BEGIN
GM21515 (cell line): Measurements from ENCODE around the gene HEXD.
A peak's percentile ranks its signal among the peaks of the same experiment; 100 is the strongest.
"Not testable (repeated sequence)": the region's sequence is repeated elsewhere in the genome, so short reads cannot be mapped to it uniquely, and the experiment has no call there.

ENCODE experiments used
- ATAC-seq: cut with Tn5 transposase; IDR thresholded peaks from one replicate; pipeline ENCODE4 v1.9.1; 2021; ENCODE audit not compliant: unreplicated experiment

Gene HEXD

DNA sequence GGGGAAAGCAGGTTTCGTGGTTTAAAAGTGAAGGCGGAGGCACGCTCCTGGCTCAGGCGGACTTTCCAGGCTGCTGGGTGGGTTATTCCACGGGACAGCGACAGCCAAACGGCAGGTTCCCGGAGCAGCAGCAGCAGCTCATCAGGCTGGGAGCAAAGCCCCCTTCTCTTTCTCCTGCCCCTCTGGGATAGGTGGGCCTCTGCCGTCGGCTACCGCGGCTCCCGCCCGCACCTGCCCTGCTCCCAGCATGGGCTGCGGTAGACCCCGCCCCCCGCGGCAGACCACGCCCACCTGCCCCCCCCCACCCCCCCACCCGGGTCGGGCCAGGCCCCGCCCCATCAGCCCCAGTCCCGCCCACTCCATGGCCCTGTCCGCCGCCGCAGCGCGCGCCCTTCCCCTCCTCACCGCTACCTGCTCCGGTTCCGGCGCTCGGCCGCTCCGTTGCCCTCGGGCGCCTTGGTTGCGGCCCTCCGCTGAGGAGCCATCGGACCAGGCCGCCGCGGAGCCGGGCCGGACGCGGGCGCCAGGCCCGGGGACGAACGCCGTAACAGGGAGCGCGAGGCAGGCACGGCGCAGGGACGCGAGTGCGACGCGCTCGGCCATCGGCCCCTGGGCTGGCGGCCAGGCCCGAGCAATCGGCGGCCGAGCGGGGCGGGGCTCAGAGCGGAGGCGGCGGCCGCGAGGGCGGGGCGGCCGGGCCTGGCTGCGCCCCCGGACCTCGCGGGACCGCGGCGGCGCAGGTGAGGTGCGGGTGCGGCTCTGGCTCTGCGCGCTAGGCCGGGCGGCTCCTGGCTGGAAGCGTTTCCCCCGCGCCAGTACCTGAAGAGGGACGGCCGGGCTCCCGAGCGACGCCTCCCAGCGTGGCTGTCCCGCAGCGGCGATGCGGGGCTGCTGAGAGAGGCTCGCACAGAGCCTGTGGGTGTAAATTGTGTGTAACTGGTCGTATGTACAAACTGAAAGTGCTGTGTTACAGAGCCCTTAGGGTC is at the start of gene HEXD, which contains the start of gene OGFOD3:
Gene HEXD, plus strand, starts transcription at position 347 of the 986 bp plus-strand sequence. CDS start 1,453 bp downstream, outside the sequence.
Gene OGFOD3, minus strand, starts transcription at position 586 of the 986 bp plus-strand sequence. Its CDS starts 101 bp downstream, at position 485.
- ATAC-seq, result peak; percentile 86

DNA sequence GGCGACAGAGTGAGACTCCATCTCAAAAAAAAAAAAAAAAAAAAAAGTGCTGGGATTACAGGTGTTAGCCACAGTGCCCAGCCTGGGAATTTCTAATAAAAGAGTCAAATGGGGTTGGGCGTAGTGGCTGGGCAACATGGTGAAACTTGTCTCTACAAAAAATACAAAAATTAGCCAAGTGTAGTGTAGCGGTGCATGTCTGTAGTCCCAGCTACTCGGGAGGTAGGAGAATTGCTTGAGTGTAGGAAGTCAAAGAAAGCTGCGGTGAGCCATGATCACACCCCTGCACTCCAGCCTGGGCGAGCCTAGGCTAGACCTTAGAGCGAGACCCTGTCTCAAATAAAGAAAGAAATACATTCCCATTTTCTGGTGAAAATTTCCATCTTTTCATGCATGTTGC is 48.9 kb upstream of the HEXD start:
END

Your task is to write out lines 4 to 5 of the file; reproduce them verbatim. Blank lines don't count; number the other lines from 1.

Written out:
ENCODE experiments used
- ATAC-seq: cut with Tn5 transposase; IDR thresholded peaks from one replicate; pipeline ENCODE4 v1.9.1; 2021; ENCODE audit not compliant: unreplicated experiment